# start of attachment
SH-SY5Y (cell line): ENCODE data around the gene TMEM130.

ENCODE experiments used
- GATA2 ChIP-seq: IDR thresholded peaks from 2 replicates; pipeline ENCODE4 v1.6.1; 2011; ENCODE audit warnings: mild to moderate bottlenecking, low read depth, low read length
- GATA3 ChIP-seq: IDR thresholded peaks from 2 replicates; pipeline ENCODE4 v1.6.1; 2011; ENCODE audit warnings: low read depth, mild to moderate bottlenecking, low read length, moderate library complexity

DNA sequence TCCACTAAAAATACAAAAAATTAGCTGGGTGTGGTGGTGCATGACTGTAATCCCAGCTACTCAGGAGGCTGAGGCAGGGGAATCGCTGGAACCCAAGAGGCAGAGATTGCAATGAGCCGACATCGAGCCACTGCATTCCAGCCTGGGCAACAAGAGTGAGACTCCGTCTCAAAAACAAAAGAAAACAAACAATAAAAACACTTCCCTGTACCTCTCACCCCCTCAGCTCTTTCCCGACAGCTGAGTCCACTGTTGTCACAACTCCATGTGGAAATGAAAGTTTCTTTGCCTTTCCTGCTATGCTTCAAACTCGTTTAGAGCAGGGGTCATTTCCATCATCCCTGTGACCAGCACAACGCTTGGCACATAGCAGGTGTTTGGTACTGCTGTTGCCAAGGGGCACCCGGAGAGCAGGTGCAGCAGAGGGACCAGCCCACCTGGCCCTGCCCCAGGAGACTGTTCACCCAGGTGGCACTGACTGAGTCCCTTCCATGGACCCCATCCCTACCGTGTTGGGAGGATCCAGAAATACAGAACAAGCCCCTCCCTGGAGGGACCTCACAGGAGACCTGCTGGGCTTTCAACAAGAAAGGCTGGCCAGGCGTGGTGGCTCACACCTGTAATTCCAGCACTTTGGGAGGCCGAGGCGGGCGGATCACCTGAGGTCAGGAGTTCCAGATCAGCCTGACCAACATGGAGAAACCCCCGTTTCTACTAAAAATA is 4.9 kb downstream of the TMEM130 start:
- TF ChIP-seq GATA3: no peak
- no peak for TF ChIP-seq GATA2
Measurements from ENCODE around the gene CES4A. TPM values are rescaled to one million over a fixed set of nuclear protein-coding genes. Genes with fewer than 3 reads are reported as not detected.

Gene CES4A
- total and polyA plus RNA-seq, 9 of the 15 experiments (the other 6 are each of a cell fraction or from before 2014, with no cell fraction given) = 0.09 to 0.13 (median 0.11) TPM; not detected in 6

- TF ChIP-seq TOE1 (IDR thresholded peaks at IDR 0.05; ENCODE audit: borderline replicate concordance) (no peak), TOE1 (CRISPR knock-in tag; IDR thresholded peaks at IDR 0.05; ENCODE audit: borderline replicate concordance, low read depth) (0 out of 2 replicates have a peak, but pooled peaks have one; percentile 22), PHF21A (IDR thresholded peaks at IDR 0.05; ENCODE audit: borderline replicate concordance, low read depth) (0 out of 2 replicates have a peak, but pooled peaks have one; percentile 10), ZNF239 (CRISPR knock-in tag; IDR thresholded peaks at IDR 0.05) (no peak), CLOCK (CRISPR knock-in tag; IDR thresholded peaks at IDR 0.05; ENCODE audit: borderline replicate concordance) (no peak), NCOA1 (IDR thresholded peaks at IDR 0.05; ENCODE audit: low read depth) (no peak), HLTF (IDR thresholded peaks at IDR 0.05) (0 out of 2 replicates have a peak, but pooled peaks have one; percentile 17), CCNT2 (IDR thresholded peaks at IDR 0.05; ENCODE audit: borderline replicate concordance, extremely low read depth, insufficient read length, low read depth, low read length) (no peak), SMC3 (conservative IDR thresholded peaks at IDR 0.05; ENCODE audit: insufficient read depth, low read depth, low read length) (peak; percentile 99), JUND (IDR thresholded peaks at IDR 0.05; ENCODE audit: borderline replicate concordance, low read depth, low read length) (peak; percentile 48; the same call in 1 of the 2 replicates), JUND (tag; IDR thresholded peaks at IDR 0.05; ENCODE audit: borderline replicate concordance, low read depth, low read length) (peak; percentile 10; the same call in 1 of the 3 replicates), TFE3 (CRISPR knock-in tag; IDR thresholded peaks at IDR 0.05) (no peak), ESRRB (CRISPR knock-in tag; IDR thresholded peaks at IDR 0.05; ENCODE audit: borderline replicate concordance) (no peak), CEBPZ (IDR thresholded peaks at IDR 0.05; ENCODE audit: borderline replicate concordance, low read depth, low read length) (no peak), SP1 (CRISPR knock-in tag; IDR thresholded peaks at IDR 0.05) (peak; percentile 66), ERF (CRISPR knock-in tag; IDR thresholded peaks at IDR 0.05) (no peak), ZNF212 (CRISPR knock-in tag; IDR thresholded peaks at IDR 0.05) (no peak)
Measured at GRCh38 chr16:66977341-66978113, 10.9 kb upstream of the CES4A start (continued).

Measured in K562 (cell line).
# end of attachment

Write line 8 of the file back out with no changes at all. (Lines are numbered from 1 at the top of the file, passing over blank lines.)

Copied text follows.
Measurements from ENCODE around the gene CES4A. TPM values are rescaled to one million over a fixed set of nuclear protein-coding genes. Genes with fewer than 3 reads are reported as not detected.